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A Tale of Two Cities: San Francisco 1906 and 'Earthquake in Adelaide'

Research output: Chapter in Book/Report/Conference proceedingChapter

Original languageEnglish
Title of host publicationCine Tectonica
Subtitle of host publicationFilm on the Faultline
EditorsAlan Wright
Place of PublicationBristol and Chicago
PublisherIntellect
ISBN (Electronic)9781783204359, 9781783204342
ISBN (Print)9781783204335
Publication statusPublished - 29 Jun 2015

King's Authors

Abstract

In 
1910, 
with 
the 
horrific 
scenes
 of 
San 
Francisco's 
destruction by the 1906 earthquake and fire still fresh 
in 
the 
public 
memory, 
Harry Krischock, 
a 
newspaper photographer
 and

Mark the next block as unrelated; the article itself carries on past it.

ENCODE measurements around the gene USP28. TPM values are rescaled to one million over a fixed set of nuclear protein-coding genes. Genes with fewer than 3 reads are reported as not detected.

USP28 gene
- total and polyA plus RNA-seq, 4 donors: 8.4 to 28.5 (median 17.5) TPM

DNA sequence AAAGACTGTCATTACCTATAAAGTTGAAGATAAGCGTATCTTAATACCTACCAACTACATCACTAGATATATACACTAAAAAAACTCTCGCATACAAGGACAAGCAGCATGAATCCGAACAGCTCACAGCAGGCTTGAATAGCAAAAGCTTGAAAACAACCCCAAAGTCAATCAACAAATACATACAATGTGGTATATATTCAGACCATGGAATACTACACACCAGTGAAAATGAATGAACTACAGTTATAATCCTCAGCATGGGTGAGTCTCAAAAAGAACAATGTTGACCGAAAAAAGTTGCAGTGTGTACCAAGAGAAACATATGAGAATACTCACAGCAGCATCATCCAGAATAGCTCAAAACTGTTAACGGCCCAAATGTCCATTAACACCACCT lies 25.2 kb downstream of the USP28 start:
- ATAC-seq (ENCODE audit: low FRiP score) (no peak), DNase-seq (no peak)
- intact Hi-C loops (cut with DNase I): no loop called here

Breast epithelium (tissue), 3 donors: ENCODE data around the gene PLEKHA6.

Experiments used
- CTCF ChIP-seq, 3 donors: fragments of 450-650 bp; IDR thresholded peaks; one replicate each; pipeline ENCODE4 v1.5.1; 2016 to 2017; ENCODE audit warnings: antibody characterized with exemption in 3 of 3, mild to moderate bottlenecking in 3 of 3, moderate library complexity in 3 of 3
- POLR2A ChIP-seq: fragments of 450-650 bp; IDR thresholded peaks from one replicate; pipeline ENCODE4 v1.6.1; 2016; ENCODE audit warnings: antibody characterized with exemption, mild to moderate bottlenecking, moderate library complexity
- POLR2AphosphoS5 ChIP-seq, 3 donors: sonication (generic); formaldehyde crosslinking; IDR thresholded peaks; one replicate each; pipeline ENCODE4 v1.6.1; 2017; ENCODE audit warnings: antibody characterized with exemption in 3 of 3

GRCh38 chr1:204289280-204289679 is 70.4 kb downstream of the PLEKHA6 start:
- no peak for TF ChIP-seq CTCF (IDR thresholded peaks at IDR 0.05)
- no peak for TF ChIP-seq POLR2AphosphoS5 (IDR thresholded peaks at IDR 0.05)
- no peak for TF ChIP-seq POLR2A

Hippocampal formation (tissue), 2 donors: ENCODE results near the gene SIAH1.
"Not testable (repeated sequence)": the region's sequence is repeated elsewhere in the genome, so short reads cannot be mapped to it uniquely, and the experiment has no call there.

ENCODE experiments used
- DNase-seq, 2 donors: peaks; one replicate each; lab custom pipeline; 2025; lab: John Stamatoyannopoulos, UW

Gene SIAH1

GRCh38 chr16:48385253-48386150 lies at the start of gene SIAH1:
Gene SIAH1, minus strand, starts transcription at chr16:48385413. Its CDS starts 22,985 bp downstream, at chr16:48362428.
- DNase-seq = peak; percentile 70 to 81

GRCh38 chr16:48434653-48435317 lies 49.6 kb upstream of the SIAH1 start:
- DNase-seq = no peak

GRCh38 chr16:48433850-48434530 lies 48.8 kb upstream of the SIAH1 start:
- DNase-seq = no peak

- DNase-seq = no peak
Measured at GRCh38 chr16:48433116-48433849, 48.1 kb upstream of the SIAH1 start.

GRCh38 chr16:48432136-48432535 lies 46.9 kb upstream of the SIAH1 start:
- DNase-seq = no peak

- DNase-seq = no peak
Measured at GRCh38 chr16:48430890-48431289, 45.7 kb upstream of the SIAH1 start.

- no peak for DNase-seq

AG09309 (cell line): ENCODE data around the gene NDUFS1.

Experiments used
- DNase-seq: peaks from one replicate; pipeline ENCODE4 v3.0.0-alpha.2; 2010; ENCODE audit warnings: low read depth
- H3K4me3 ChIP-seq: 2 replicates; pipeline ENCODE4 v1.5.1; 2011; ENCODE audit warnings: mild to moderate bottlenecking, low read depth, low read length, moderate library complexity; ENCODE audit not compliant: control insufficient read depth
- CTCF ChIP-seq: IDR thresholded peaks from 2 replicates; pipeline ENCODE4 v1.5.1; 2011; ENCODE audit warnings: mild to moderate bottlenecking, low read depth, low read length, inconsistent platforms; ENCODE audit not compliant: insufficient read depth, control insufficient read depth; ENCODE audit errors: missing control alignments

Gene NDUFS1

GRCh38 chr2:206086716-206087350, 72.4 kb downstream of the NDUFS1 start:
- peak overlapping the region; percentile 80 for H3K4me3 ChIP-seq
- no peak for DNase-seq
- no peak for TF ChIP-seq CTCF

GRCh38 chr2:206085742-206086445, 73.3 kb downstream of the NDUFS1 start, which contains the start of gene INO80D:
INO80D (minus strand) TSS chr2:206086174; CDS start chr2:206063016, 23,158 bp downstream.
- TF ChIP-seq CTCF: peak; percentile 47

actuality 
cameraman
 from
 Adelaide, 
South
 Australia made 
a 
film
 that 
capitalised
 on 
Western
 society's 
raw paranoia 
about 
the 
possibility
 of 
a monumental
 earthquake 
in 
their
 own
 backyard. 
Challenging 
notions
 of 
truth 
and 
fiction, 'Earthquake
 in
 Adelaide' 
(c.1911) 
was 
a 
bold 
cinematic 
experiment
 which
 utilized
 camera 
effects and 
trick
 photography
 to 
simulate
 a 
seismic 
event 
striking
 an
 Australian
 capital
 city.

This
 chapter
 places 
Krischock's
 film
 in 
the 
context
 of 
early 
media
 representations 
of earthquakes
, 
particularly 
the 
widely‐circulated
 still 
and 
moving
 image records 
of 
the 
aftermath 
of 
the 
Great 
San 
Francisco 
Earthquake 
of 
1906. 
Examining
 Krischock's blurring
 of
 truth
 and 
fiction, 
especially
 given 
his 
local standing as a respected photographer and actuality cameraman, this chapter considers the film in the context of a nascent trend of fiction films exploiting current events and the heightened cinematic spectacle of large-scale disaster.

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